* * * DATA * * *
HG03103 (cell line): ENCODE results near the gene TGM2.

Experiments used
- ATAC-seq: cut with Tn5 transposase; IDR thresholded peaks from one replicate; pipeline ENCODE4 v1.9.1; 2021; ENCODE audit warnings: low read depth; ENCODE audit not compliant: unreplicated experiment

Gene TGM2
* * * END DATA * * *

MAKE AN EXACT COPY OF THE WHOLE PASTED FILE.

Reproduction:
HG03103 (cell line): ENCODE results near the gene TGM2.

Experiments used
- ATAC-seq: cut with Tn5 transposase; IDR thresholded peaks from one replicate; pipeline ENCODE4 v1.9.1; 2021; ENCODE audit warnings: low read depth; ENCODE audit not compliant: unreplicated experiment

Gene TGM2